Tero Karppi, Assistant Professor of Media Studies, SUNY Buffalo
I don’t know why “Killer Robots as cultural techniques,” a recent paper in the International Journal of Cultural Studies, got so much attention, other than that the University put out a press release and it was picked up by Phys.org, the Daily Mail, NewsMax and other outlets, generally with the spin put on it by the press release, that “it’s too late” to stop killer robots, according to “researchers.” I have now seen the paper, and I’m not impressed.
The authors engage in a series of trifling, superficial, pseudo-intellectual observations dressed up in babble and references to the works of other academics you’ve never heard of, plus Marx and Foucault. They affect the superior stance of observers uninvolved in political struggle and indifferent to its outcome, but very concerned that the Campaign to Stop Killer Robots is making “epistemological assumptions or claims” about “distinctions between human and machine” that the enlightened authors can see right through:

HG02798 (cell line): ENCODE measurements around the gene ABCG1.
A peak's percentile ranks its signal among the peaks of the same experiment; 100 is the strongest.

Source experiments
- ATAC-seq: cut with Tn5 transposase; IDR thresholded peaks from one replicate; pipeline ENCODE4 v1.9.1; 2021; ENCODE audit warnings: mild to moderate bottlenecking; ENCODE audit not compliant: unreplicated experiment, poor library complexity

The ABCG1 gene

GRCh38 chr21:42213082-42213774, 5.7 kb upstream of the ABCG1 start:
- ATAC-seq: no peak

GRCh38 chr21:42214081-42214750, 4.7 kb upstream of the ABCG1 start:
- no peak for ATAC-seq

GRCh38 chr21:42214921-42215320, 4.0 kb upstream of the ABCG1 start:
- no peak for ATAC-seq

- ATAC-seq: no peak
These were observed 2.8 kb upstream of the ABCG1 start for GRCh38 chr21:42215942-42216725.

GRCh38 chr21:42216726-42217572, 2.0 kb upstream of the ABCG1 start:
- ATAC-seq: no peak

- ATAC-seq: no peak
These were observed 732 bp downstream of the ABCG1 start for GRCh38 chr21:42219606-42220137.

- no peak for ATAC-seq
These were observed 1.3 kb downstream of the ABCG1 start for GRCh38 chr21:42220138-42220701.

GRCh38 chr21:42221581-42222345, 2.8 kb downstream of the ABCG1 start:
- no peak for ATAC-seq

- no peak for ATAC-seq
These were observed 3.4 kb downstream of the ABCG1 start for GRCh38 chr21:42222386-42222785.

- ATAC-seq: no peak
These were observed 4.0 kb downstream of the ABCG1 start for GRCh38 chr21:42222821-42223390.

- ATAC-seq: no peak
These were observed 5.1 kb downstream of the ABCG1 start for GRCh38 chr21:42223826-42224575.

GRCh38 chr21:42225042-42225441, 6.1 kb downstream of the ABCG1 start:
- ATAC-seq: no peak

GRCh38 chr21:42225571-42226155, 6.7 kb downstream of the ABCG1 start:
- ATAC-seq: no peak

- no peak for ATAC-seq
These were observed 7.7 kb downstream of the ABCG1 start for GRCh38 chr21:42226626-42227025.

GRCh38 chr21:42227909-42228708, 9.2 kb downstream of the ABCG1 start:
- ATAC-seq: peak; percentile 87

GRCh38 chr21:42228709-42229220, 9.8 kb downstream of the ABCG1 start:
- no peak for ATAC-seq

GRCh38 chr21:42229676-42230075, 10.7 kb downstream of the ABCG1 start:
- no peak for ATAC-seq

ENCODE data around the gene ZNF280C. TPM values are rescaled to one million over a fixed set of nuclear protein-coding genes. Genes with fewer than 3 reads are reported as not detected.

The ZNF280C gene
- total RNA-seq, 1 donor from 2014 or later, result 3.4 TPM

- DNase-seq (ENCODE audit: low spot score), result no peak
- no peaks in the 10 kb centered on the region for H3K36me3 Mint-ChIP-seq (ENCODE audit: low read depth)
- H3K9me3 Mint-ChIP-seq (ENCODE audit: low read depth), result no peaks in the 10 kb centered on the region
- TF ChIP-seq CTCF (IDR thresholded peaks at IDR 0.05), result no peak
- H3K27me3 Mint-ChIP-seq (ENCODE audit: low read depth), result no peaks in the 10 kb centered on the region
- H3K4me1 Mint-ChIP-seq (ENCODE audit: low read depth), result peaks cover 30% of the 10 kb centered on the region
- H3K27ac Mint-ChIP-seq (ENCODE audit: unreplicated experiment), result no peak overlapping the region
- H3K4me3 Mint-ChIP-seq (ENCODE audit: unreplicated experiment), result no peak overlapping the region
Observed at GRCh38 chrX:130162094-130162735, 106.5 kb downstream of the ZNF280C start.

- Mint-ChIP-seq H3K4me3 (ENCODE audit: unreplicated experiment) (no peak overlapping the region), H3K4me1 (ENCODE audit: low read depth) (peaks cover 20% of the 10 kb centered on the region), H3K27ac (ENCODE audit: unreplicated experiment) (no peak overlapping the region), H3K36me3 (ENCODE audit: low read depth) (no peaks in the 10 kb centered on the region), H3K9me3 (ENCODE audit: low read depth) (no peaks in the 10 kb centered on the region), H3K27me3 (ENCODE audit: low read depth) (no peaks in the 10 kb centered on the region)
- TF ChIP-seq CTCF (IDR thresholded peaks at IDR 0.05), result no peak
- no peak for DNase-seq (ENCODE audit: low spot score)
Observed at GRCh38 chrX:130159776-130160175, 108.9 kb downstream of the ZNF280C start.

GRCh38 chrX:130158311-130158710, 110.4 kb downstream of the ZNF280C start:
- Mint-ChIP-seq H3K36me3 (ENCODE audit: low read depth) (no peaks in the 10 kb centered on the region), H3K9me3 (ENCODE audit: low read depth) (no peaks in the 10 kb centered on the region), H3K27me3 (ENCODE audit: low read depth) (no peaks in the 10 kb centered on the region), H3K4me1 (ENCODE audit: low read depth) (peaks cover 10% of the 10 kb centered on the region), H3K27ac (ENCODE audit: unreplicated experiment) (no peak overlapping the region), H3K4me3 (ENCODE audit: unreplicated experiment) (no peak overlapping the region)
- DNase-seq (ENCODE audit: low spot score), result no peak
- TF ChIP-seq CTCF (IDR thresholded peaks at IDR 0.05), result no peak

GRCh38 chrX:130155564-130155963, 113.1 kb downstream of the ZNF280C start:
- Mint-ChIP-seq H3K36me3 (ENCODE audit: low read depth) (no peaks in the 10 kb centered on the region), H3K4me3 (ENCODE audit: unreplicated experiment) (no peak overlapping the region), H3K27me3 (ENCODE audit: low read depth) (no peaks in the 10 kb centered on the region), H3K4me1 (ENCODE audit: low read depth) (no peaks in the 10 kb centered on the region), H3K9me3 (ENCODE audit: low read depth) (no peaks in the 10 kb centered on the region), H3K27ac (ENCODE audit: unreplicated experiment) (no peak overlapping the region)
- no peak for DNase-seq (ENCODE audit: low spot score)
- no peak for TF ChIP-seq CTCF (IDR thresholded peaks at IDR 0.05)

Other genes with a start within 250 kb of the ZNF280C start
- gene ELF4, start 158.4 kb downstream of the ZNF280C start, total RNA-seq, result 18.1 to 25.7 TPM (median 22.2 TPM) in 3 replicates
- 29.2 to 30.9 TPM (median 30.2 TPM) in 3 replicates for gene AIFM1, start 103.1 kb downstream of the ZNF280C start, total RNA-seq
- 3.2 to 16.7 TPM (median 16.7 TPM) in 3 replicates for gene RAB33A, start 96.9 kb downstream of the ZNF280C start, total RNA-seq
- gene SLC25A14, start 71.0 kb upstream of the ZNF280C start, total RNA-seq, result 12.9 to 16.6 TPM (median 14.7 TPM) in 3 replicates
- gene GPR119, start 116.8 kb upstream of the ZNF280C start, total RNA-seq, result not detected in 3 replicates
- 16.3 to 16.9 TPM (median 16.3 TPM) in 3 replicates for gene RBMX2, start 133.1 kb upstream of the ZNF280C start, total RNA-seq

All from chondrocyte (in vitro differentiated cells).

The campaign’s distinction between human and machine constructs and utilizes historical imaginaries brought to us by the increase of representations of autonomous automation and the cultural techniques that precede these representations . In this way, the human–machine distinction becomes a step in a recursive process through the embeddedness of cultural imaginaries and representations that form the epistemological foundation of the campaign’s category distinction.
I might be old-fashioned, but I still believe distinguishing between humans and machines is useful and meaningful. And what I really care about is not epistemological correctness but stopping this crazy arms race before it leads to nuclear war.The authors have nothing to say about that, of course. They are just keen to criticize the Campaign and position themselves as more cutting-edge, knowing and hipsterish.